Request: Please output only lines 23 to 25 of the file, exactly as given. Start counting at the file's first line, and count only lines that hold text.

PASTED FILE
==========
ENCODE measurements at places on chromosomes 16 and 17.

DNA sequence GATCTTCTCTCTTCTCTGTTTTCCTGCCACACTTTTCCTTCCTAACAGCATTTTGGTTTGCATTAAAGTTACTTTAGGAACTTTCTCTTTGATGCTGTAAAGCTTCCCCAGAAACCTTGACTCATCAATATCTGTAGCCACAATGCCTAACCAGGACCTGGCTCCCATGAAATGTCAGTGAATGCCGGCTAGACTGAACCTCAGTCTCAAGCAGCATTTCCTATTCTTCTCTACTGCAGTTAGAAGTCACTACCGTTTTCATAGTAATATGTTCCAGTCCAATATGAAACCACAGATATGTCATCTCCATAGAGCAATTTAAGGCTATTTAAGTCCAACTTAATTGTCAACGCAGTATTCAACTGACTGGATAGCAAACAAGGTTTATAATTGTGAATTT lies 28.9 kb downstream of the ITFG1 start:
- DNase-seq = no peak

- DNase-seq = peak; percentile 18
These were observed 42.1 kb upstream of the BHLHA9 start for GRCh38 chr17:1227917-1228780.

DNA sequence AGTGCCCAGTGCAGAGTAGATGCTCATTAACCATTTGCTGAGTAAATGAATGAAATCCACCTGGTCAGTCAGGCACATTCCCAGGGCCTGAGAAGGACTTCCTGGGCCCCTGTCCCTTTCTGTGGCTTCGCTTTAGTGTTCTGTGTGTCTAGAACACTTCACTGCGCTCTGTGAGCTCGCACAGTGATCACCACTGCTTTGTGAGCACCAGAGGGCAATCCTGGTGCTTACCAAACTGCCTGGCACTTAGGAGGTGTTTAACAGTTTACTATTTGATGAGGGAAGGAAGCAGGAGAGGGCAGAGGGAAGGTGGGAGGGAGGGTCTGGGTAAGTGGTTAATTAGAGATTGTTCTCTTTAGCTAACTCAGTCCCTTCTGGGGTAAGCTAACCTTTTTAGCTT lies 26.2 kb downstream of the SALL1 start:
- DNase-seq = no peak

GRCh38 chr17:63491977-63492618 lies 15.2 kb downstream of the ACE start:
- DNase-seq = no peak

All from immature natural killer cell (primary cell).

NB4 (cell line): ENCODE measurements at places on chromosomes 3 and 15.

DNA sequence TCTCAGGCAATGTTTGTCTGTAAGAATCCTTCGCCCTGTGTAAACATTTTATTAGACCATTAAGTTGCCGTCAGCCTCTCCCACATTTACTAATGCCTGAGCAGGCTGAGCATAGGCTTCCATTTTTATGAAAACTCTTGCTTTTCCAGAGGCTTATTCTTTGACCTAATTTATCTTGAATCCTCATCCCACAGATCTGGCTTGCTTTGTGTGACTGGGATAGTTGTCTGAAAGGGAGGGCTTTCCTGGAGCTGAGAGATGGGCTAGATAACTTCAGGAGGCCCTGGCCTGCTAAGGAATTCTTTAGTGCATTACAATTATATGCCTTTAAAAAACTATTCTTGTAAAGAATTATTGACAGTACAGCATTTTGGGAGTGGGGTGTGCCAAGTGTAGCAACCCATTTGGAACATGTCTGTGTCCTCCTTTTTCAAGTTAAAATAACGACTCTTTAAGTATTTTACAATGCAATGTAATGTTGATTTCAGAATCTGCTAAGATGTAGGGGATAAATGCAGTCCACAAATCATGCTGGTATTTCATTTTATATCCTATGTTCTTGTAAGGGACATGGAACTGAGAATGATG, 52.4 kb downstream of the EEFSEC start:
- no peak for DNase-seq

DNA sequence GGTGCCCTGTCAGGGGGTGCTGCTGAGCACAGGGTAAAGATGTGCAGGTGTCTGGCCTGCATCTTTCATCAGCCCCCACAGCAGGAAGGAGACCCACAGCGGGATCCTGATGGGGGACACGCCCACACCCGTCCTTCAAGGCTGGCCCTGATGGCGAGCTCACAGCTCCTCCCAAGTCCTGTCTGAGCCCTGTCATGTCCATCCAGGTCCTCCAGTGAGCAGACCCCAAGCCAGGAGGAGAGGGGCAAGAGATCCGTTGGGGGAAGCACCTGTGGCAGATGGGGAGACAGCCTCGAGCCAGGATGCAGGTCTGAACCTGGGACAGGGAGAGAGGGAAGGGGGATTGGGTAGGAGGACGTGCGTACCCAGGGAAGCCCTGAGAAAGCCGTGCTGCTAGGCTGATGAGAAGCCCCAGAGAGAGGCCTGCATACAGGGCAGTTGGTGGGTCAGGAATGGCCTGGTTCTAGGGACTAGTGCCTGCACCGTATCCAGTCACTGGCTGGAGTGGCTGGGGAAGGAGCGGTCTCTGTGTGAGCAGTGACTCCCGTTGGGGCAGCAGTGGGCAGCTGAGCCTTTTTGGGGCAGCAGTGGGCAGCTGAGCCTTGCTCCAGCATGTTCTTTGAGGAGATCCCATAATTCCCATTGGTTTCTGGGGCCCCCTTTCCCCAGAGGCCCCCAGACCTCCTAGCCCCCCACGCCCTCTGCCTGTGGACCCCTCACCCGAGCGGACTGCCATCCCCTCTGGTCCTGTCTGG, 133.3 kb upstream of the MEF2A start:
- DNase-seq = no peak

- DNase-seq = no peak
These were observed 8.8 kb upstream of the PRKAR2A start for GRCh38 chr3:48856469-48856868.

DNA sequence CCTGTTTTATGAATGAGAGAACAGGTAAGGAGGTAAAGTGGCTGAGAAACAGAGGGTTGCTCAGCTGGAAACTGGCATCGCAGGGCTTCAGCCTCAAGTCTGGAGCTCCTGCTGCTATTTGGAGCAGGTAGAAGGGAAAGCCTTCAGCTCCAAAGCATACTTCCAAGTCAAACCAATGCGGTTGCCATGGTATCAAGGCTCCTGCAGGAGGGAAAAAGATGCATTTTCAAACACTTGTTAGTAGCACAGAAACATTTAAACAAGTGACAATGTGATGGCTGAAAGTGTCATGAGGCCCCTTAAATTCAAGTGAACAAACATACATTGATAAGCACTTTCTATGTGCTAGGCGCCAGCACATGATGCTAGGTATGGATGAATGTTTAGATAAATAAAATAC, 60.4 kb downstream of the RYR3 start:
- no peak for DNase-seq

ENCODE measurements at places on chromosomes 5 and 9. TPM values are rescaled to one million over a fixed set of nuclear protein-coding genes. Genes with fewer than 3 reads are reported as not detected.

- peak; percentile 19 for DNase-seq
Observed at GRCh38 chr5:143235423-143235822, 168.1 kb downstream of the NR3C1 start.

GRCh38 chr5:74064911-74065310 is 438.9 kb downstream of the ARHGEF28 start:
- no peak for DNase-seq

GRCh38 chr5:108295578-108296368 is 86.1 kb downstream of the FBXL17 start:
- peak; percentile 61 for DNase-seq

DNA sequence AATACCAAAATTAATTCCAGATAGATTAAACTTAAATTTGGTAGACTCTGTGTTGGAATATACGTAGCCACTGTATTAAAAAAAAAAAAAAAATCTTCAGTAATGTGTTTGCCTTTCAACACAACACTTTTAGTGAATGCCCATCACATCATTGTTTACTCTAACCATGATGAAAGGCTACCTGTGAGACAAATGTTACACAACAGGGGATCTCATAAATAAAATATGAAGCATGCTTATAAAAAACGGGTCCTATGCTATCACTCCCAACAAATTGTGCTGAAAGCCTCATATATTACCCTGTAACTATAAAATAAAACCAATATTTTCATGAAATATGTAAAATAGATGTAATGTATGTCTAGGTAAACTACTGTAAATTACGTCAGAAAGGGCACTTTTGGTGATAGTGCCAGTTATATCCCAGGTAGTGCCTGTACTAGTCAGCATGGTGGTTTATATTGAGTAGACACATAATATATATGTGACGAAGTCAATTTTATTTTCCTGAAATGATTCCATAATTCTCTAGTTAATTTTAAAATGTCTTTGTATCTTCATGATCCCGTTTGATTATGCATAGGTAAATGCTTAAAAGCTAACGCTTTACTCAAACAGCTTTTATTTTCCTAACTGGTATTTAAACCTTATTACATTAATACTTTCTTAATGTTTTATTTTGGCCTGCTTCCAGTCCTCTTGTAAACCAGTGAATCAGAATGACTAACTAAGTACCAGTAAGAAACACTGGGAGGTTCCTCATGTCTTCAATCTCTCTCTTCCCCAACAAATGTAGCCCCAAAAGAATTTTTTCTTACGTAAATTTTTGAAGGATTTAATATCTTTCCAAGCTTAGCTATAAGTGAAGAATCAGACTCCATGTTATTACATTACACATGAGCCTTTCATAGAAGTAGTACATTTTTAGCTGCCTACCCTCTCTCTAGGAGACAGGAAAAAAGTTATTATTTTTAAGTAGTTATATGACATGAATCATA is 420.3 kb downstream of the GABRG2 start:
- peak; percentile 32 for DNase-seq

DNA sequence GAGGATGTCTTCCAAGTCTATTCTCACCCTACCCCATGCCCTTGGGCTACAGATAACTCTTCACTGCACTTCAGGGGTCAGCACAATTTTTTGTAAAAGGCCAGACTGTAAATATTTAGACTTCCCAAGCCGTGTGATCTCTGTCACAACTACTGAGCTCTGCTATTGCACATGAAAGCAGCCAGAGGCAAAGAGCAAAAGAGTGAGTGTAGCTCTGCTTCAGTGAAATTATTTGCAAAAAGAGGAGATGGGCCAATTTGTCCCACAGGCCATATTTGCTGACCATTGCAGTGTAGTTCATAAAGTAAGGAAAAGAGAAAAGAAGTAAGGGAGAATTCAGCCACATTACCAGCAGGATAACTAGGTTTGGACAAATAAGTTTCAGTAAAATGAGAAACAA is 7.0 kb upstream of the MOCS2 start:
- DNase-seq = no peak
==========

GRCh38 chr5:74064911-74065310 is 438.9 kb downstream of the ARHGEF28 start:
- no peak for DNase-seq

GRCh38 chr5:108295578-108296368 is 86.1 kb downstream of the FBXL17 start: